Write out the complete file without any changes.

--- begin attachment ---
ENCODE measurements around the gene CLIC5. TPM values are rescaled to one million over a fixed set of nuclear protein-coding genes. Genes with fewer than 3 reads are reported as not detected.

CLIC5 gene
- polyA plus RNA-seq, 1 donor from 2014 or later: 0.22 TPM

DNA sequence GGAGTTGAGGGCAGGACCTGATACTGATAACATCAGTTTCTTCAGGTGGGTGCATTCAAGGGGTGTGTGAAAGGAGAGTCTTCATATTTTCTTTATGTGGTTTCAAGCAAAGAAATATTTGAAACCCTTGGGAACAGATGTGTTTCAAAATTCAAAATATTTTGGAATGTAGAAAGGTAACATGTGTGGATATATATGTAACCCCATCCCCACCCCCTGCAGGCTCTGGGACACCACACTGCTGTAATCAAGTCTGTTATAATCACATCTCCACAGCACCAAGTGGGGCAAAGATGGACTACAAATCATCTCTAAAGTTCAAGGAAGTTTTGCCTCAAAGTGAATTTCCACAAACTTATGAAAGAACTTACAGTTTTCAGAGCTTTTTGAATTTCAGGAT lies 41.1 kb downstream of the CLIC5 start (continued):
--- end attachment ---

ENCODE measurements around the gene CLIC5. TPM values are rescaled to one million over a fixed set of nuclear protein-coding genes. Genes with fewer than 3 reads are reported as not detected.

CLIC5 gene
- polyA plus RNA-seq, 1 donor from 2014 or later: 0.22 TPM

DNA sequence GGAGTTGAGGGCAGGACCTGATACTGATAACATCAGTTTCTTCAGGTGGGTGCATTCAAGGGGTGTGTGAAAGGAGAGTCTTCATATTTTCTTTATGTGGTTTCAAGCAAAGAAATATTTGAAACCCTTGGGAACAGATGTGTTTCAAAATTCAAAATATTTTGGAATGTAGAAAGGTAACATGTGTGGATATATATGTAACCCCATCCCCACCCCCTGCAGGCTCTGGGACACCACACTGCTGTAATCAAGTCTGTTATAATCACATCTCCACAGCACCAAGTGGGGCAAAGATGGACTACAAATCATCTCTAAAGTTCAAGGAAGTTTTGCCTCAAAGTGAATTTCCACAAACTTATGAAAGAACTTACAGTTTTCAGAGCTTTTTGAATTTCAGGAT lies 41.1 kb downstream of the CLIC5 start (continued):